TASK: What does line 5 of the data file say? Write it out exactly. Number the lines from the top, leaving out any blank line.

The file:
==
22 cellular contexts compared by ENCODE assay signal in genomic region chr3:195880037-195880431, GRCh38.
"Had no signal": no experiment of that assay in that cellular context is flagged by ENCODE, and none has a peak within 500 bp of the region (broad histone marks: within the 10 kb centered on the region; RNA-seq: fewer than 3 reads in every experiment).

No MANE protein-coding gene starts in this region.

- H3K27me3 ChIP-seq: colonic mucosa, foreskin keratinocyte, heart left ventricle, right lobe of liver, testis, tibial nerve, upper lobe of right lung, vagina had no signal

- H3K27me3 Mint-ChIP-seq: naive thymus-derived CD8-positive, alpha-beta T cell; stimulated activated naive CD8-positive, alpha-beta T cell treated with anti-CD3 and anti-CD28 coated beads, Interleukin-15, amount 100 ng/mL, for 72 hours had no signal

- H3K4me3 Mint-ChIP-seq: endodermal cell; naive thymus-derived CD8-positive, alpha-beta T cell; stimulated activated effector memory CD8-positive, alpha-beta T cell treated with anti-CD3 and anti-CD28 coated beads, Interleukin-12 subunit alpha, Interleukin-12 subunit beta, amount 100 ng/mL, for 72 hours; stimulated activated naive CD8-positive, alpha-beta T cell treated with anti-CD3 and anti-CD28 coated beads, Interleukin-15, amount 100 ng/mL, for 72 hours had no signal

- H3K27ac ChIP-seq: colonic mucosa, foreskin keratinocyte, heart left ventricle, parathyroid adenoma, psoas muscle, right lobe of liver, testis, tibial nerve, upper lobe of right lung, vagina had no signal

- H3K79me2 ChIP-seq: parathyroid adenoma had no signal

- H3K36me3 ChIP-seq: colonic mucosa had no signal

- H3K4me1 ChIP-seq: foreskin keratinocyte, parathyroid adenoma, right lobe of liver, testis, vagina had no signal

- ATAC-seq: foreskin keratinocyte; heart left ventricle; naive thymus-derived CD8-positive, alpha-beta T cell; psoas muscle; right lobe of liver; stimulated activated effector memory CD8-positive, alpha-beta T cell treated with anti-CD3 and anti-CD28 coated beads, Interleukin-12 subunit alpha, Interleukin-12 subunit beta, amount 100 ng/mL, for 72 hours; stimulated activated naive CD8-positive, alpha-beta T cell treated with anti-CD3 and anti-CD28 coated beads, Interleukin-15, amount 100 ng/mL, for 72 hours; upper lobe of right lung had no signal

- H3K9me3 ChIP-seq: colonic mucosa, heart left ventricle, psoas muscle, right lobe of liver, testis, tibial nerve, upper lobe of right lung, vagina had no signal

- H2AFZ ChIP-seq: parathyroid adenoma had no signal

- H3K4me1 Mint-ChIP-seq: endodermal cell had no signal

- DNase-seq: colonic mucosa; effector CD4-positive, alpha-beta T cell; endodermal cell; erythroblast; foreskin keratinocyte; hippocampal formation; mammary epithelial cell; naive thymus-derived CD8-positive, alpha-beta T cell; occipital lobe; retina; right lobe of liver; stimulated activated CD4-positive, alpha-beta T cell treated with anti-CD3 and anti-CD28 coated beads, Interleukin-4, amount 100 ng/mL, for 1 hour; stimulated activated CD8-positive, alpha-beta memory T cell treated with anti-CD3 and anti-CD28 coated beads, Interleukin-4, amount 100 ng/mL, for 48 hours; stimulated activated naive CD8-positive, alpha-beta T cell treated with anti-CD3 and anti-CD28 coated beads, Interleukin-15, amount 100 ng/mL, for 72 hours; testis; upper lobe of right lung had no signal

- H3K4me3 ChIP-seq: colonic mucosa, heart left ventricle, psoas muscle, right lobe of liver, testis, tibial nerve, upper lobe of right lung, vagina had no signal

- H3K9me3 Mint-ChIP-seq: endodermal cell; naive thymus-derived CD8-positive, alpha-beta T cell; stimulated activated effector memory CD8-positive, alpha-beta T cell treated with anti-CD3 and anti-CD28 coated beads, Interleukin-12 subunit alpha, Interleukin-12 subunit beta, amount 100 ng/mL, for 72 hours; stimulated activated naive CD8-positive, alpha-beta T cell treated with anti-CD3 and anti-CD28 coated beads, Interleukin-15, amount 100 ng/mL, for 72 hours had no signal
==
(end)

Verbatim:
- H3K27me3 Mint-ChIP-seq: naive thymus-derived CD8-positive, alpha-beta T cell; stimulated activated naive CD8-positive, alpha-beta T cell treated with anti-CD3 and anti-CD28 coated beads, Interleukin-15, amount 100 ng/mL, for 72 hours had no signal